Experts: Many breast cancer cases avoidable
(AP) - Up to a third of breast cancer cases in Western countries could be avoided if women ate less and exercised more, researchers at a conference on breast cancer said Thursday.
While better treatments, early diagnosis and mammogramscreenings have dramatically slowed the disease, experts said thefocus should now shift to changing behaviors like diet and physicalactivity.
"What can be achieved with screening has been achieved. Wecan't do much more," Carlo La Vecchia, head of epidemiology at theUniversity of Milan, told The Associated Press. "It's time to moveonto other things."
La Vecchia spoke Thursday on the influence of lifestyle factorsat a European breast cancer conference in Barcelona.
Breast cancer is the most common cancer in women. In Europe,there were about 421,000 new cases and nearly 90,000 deaths in2008, the latest available figures. The United States last year sawmore than 190,000 new cases and 40,000 deaths. A woman's lifetimechance of getting breast cancer is about one in eight.
Many breast cancers are fueled by estrogen, a hormone producedin fat tissue. So experts suspect that the fatter a woman is, themore estrogen she's likely to produce, which could in turn sparkbreast cancer. Even in slim women, exercise can help reduce thecancer risk by converting more of the body's fat into muscle.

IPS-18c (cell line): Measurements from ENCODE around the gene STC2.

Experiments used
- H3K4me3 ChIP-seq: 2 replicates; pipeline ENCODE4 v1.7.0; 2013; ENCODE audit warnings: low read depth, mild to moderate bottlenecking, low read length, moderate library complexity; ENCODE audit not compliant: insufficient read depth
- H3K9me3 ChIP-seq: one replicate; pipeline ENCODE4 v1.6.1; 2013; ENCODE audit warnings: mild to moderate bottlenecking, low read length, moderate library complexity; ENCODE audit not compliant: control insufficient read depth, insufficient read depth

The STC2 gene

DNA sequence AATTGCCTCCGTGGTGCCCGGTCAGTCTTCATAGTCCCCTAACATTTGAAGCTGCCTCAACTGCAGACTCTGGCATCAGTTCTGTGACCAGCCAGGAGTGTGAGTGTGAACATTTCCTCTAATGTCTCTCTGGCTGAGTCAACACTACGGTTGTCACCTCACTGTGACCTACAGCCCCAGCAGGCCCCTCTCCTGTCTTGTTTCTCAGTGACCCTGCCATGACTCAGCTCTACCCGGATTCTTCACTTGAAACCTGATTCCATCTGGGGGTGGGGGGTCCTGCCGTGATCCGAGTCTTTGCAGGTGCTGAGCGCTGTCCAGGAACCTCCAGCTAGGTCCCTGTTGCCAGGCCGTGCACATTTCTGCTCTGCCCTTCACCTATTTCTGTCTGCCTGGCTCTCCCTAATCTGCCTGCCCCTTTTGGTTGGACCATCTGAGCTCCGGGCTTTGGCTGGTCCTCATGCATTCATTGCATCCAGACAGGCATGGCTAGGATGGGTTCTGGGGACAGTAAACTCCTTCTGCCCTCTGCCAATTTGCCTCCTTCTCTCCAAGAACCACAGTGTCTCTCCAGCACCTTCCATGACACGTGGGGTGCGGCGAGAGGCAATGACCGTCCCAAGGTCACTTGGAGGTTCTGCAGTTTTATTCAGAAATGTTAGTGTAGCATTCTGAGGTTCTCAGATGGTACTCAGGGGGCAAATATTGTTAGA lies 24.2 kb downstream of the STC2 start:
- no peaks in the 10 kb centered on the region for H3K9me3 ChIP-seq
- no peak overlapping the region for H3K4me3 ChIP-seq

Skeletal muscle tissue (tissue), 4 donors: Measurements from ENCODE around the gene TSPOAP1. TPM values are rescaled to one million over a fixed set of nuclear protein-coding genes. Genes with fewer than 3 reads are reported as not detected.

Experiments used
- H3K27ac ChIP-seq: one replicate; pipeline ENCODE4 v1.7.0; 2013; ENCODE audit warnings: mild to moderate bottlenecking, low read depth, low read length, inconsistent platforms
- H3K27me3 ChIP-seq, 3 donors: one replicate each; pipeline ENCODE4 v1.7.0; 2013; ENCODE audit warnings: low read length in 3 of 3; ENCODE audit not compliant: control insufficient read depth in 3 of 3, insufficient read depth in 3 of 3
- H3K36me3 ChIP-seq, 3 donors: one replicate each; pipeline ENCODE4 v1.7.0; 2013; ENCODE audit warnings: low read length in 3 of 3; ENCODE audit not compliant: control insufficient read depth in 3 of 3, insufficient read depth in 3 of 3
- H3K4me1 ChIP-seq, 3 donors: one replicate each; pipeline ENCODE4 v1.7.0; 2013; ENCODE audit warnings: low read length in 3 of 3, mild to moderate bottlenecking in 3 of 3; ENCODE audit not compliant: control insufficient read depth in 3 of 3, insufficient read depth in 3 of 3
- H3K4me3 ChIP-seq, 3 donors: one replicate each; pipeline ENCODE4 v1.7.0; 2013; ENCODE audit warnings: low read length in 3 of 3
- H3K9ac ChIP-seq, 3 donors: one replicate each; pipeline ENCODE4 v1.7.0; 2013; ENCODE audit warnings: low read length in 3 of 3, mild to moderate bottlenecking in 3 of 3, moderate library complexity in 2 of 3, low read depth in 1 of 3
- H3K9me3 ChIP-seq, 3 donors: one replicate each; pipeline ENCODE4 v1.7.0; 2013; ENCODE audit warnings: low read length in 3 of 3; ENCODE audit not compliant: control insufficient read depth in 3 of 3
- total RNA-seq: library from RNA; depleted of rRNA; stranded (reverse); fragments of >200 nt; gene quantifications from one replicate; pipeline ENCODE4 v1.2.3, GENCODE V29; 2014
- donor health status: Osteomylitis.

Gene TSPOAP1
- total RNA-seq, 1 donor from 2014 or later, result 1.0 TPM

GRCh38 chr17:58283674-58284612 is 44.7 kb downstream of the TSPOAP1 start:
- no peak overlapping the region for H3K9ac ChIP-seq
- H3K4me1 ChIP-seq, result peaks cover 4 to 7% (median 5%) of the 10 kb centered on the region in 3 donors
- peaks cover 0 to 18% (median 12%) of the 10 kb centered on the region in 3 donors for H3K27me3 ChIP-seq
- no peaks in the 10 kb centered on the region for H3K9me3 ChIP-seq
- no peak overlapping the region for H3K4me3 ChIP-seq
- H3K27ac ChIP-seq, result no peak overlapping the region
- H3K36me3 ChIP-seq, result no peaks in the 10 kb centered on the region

La Vecchia cited figures from the International Agency forResearch on Cancer, which estimated that 25 to 30 percent of breastcancer cases could be avoided if women were thinner and exercisedmore.
That means staying slim and never becoming overweight in thefirst place. Robert Baan, an IARC cancer expert, said it wasn'tclear if women who lose weight have a lower cancer risk or if thedamage was already done from when they were heavy.
Drinking less alcohol could also help. Experts estimate thathaving more than a couple of drinks a day can boost a woman's riskof getting breast cancer by four to 10 percent.
After studies several years ago linked hormone replacementtherapy to cancer, millions of women abandoned the treatment,leading to a sharp drop in breast cancer rates. Experts said asimilar reduction might be seen if women ate better - consumingless fat and more vegetables - and exercised more.
Michelle Holmes, a cancer expert at Harvard University, saidchanging things like diet and nutrition is arguably easier thantackling other breast cancer risk factors.